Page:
áeñ = 2.22 in the infiltrated one (reducing the contrast at the same time). After inversion the mean dielectric constant decreases to áeñ = 1.41 and, accordingly, the L pseudogap energy shifts upwards (see Fig. 5). The peak width is a function of both the dielectric contrast and the filling factor of the structure. Bare opals present a contrast eSiO2/eair = 2.1 that shifts to epolymer/eSiO2 = 1.24 when infiltration takes place. So, the pseudogap width is largely decreased, as is observed in both the experiment and band structure calculation. When inversion occurs, the dielectric contrast is increased up to epolymer/eair = 2.6. It has to be noticed that, although bare and inverse opal have similar values of the refractive index contrast, inverse opals show a much broader pseudogap than the direct opal structure which reflects the fact that inverse structures are more powerful scatterers (see Fig. 5A). When the sample is tilted with respect to normal incidence, the k vector ceases to be collinear with C±L. For a given direction (tilt angle), at some point of the energy scan, k crosses the Bragg plane and a reflection is obtained. Since L is the closest (to C) point of the Bragg plane, tilting increases both the wavevector length and the energy for which reflection occurs. This pseudogap energy position, can be followed along the L±U (or L±K or L±W) line in the Brillouin zone. In Figure 5C experimental data are superimposed on the band structure diagram by using Snell's law with an average refractive index for calculating the internal angle (with respect to the C±L direction). The theory gives a good account of the behavior of the pseudogap position. In summary, we have obtained and optically analyzed polymer inverse opals with a long-range order. Their photonic crystal behavior has been studied both experimentally and theoretically, and a good agreement between band-structure calculations and experiments was found. From a fundamental point of view, they can be regarded as model systems, where studying the effect of topology and dielectric contrast is possible. Regarding their potential applications, they can be used to modify the emission properties of luminescent species, such as dyes, that can easily be incorporated into the polymer. Polymer inverse opals offer, in turn, the interesting possibility of being used as matrices to obtain new spherical colloidal particles, whose shape cannot be controlled otherwise, from different materials.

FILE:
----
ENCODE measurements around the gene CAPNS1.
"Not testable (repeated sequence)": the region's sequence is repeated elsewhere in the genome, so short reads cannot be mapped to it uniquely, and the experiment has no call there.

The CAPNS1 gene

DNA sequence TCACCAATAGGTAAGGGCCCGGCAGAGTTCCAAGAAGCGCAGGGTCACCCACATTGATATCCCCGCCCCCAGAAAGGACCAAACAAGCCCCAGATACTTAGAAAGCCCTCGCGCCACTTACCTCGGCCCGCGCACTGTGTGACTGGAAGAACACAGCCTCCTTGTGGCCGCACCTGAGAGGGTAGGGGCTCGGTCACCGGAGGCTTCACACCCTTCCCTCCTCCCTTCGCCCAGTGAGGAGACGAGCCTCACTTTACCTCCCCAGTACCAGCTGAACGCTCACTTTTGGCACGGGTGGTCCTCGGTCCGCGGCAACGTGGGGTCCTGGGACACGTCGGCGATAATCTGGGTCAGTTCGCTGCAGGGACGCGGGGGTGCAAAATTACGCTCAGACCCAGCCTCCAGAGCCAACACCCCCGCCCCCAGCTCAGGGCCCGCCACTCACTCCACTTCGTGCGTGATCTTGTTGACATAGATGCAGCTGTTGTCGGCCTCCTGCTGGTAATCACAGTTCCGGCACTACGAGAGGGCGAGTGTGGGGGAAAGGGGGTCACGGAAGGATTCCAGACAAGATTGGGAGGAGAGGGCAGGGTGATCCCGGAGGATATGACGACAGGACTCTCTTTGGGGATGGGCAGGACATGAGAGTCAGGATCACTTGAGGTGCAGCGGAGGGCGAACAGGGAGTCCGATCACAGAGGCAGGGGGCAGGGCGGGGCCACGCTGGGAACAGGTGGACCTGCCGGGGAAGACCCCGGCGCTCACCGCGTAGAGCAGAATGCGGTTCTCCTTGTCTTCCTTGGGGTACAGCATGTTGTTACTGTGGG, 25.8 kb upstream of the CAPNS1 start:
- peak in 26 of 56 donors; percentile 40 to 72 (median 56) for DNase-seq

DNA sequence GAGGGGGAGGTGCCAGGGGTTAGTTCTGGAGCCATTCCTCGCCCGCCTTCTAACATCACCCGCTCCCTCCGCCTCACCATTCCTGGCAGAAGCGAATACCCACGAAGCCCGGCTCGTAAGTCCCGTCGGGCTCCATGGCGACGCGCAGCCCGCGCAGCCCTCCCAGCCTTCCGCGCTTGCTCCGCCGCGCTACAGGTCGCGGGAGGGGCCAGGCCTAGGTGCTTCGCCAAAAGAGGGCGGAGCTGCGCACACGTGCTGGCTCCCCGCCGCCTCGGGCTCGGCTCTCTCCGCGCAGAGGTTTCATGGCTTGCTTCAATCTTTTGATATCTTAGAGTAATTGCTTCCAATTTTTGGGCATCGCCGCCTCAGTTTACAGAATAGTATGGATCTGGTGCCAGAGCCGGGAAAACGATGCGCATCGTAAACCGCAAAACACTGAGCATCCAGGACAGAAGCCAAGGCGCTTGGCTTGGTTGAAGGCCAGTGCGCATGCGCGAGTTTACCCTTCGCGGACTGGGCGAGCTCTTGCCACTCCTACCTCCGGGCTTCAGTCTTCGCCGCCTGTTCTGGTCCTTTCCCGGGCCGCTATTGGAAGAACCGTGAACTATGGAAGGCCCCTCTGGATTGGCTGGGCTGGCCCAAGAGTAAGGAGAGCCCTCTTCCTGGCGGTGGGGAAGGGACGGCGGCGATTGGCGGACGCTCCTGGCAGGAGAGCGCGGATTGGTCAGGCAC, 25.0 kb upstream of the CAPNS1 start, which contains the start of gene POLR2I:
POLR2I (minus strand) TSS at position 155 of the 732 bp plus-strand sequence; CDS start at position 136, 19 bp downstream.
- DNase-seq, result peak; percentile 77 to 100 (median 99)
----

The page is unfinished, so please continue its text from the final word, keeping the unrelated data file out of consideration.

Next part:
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Cite this paper

@inproceedings{Tessier2001Amcom063, title={Amcom06 396..400}, author={Peter M . Tessier and Orlin D. Velev and Anand T . Kalambur and Abraham M Lenhoff and John F . Rabolt and Eric W . Kaler}, year={2001} }